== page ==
Bob Ray Sanders

December 17, 2013

Fort Worth had role in anti-apartheid movement

The City Council moved from staunch resistance to very strong support.

Nelson’s Mandela long journey ended when he was laid to rest in his South African hometown Sunday, after several days of memorializing and celebration by his people.

Many in North Texas may not know, or may have forgotten, the role the city of Fort Worth played at the height of the anti-apartheid movement, when governments and institutions all over the world were urged to avoid any investments in South Africa.

There was much resistance in this country to that idea, including here in Cowtown.

But a strange thing happened in 1986, more than three years before Mandela was released from prison, that put Fort Worth in the forefront of municipalities facing the issue of South Africa and divestiture. It was a noble idea that met with doubt and outright opposition but ended in a decision — negotiated the old “Fort Worth way” — that captured the attention of the nation.

It started in August that year when three young black men, who quickly became known as “anti-apartheid activists,” came to City Hall and addressed the City Council, directing most of their remarks to the two black members, Mayor Pro Tem Bert Williams and Councilman Jim Bagsby.

Anthony Lyons, Charles Brown and Ricky Brodus basically accused the councilmen of having turned a blind eye and a deaf ear to the suffering of their brothers and sisters in South Africa, who were being persecuted, jailed and killed. They wanted the council to pass a resolution denouncing apartheid and refusing to invest in any company doing business with South Africa.

I recall that Williams particularly took offense at the accusation and, to prove he cared about people in Africa, he pulled out his wallet, held up a picture of a young African boy and told how he donated money each month through an international children’s fund to support the child.

At the time Williams didn’t think divestiture was the proper course; Bagsby was noncommittal. The white members of the council were silent.

As days passed, black leaders of other organizations voiced support for a resolution. Mayor Bob Bolen, though against segregation, wasn’t sure about divesting city funds.

Within a few weeks, the two black council members were on board with divestiture, as was Councilman Garey Gilley. In September, the council unanimously appointed a 15-member committee to study the issue and adopted a resolution condemning South Africa’s racial segregation.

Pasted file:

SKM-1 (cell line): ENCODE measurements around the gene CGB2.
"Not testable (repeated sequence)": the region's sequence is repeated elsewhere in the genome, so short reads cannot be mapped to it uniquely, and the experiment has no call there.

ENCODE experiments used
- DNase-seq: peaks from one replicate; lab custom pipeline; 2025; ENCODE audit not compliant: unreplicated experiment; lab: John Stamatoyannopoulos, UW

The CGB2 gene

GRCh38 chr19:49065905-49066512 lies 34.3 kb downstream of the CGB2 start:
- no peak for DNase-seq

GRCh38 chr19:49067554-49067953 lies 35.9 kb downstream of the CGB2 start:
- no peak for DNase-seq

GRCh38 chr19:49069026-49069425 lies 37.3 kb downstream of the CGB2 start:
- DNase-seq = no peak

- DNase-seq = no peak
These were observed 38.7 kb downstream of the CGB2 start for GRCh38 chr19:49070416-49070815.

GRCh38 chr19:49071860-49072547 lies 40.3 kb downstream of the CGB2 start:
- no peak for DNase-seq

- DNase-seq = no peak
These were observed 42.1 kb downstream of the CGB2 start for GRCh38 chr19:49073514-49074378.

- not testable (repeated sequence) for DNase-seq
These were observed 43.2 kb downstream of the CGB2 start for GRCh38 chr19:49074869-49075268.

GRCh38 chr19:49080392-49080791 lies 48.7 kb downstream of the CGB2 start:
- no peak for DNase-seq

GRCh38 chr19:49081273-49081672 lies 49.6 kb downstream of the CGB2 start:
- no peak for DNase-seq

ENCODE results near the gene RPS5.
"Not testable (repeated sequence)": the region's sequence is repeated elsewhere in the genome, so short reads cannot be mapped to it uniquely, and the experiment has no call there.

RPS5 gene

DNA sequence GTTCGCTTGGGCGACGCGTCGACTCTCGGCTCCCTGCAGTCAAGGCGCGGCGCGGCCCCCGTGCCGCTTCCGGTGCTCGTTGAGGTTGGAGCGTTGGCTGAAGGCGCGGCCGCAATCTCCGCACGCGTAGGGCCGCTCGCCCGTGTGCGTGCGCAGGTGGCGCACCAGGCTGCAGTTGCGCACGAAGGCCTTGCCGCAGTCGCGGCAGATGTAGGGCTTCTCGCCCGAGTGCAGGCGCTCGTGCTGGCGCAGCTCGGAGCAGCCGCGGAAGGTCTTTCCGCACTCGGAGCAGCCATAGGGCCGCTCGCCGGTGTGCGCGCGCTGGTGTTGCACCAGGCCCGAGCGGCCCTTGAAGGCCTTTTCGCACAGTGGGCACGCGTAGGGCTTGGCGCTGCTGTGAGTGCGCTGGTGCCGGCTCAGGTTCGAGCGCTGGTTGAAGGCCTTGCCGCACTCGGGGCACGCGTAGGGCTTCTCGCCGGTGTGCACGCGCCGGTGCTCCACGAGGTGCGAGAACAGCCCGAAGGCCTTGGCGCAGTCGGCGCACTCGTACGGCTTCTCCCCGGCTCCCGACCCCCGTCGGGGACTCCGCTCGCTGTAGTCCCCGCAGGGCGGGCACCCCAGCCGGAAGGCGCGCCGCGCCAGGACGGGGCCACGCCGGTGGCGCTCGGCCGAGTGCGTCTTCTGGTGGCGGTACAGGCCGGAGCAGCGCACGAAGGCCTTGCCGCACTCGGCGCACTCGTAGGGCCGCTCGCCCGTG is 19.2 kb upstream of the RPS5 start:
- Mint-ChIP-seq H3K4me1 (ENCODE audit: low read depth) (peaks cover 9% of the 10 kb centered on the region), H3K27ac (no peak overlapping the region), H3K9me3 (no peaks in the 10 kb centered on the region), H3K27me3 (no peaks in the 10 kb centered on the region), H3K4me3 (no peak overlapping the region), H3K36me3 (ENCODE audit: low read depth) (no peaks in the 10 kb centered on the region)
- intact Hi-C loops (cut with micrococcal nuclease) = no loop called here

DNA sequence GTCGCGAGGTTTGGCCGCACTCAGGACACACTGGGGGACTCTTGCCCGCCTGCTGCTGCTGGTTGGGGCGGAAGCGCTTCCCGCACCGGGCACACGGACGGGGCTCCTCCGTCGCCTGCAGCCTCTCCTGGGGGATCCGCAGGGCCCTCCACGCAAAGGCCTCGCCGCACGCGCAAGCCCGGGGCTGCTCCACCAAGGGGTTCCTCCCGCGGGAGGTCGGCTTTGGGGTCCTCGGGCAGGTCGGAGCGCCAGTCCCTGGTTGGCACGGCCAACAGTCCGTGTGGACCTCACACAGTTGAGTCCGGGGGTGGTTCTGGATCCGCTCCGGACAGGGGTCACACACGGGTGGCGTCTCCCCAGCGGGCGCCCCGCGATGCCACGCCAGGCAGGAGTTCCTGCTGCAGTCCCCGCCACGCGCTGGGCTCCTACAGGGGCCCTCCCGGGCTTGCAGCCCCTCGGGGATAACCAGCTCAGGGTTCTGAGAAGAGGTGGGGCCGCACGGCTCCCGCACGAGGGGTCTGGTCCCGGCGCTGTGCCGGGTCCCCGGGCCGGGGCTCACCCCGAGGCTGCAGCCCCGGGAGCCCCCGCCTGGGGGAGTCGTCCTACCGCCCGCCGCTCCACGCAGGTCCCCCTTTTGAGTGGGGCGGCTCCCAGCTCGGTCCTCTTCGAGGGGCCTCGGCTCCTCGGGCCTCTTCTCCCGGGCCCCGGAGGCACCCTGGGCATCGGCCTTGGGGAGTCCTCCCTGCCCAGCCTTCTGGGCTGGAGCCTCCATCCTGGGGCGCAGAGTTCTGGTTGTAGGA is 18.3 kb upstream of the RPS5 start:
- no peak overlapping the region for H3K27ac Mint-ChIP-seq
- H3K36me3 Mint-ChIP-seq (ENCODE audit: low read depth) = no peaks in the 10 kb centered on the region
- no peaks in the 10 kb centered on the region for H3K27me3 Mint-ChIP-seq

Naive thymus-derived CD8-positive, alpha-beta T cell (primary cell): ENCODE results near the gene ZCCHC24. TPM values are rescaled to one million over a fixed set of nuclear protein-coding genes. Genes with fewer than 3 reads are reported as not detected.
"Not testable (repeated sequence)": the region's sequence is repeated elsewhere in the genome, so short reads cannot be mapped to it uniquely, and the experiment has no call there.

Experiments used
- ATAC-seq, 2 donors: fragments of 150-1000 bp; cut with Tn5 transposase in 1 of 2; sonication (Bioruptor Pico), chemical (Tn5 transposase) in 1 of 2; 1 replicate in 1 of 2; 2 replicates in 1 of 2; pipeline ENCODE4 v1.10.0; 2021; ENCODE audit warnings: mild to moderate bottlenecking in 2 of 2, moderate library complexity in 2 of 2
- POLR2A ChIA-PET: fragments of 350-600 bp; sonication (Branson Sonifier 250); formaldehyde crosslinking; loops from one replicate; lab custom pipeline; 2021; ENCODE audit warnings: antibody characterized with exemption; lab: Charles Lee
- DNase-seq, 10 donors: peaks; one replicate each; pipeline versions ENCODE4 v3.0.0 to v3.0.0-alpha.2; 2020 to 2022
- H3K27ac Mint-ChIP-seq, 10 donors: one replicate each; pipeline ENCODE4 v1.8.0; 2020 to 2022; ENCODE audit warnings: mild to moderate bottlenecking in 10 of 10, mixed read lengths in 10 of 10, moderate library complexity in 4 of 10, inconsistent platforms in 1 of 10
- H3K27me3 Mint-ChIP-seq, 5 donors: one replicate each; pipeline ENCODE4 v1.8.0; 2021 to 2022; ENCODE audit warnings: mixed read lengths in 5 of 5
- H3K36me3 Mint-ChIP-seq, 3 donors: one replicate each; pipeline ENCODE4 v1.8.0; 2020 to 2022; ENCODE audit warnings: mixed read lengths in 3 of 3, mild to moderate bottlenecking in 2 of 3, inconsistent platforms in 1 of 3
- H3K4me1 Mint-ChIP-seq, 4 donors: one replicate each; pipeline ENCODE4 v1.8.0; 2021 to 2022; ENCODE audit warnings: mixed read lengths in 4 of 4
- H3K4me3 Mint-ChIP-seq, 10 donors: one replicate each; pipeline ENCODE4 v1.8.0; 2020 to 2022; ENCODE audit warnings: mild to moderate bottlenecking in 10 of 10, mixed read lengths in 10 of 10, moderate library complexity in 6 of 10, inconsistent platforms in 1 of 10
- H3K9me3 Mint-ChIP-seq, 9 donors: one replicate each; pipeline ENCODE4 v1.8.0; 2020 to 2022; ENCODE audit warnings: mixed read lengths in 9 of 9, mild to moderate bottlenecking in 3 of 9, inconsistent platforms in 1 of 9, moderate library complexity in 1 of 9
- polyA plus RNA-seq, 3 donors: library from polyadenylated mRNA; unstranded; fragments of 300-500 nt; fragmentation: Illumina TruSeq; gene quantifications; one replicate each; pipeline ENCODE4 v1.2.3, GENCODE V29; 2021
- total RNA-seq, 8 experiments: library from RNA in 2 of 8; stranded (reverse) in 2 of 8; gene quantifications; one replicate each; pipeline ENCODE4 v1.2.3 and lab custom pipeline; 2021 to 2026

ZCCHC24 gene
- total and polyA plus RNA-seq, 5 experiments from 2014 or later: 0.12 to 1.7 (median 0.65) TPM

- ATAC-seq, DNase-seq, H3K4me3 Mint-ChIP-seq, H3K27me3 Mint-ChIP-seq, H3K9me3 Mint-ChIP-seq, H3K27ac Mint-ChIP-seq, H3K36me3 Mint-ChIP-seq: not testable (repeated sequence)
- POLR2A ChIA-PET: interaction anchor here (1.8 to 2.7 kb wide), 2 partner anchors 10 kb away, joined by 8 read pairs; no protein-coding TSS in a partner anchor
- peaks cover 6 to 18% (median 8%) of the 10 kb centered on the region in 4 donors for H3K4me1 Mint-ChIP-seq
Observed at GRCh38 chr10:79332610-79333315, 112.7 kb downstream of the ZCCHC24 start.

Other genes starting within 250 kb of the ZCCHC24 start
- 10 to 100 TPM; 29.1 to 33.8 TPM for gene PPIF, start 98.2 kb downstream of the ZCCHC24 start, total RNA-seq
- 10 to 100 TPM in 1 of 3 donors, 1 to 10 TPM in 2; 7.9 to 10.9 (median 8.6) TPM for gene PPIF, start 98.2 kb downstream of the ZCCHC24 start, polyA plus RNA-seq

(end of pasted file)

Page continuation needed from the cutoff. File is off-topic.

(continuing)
The council recommended that the City of Fort Worth Retirement Administration Board invest employee pension money in accordance with state law and in countries without domestic turmoil that threatened foreign investments.

Williams estimated that about 6 percent (or $21 million) of the employee retirement fund’s $347 million was invested in companies that did business with South Africa.

In April 1987, the council voted unanimously to require all companies doing business with the city to disclose any financial ties to South Africa — the first step to imposing economic sanctions against the country.

The South African vote was the second big turnaround the council made on a racial issue within months. Earlier in 1986, after the mayor strongly resisted, the council voted that the city would observe the Martin Luther King holiday.

Lyons, now a successful attorney, says now that he was amazed that so many cities around the country used the Fort Worth resolution as a model.

Brown, who now teaches golf to minority youths, said he was a nervous but confident 26-year-old in 1985, adding that he knew his city believed as he “that all people deserved to be treated with fairness and equality.”

The anti-apartheid vote was not a small feat, and all those who made it happen deserve to be remembered for it.

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